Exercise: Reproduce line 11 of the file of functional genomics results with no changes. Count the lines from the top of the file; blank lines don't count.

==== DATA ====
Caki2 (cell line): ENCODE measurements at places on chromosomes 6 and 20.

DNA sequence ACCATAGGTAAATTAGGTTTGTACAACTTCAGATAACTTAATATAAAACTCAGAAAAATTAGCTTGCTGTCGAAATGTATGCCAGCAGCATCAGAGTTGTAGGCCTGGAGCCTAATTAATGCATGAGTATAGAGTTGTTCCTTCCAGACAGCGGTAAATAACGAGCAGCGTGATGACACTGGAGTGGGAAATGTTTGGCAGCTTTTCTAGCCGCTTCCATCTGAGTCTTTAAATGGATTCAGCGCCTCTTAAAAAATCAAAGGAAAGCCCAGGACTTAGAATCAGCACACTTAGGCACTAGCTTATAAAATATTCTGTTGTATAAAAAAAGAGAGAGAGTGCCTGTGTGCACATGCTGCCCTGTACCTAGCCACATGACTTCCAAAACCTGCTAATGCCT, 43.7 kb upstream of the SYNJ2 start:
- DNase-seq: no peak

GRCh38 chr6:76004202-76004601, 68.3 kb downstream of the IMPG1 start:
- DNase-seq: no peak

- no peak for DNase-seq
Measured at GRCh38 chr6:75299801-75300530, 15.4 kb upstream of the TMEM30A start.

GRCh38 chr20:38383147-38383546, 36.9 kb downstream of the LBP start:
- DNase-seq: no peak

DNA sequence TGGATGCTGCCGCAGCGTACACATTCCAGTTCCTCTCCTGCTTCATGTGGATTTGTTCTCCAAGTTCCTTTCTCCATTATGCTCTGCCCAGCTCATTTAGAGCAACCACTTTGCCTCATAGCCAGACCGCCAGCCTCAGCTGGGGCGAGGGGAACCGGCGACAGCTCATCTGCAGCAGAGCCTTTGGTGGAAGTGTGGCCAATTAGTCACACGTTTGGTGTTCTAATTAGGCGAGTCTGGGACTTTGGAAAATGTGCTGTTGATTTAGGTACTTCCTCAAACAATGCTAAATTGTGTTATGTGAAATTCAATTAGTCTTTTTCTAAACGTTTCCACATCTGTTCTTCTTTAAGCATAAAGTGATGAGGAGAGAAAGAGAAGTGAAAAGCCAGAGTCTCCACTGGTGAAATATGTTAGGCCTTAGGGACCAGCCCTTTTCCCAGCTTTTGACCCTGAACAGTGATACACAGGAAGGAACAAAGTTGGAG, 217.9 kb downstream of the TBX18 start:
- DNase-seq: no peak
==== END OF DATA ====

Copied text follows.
- DNase-seq: no peak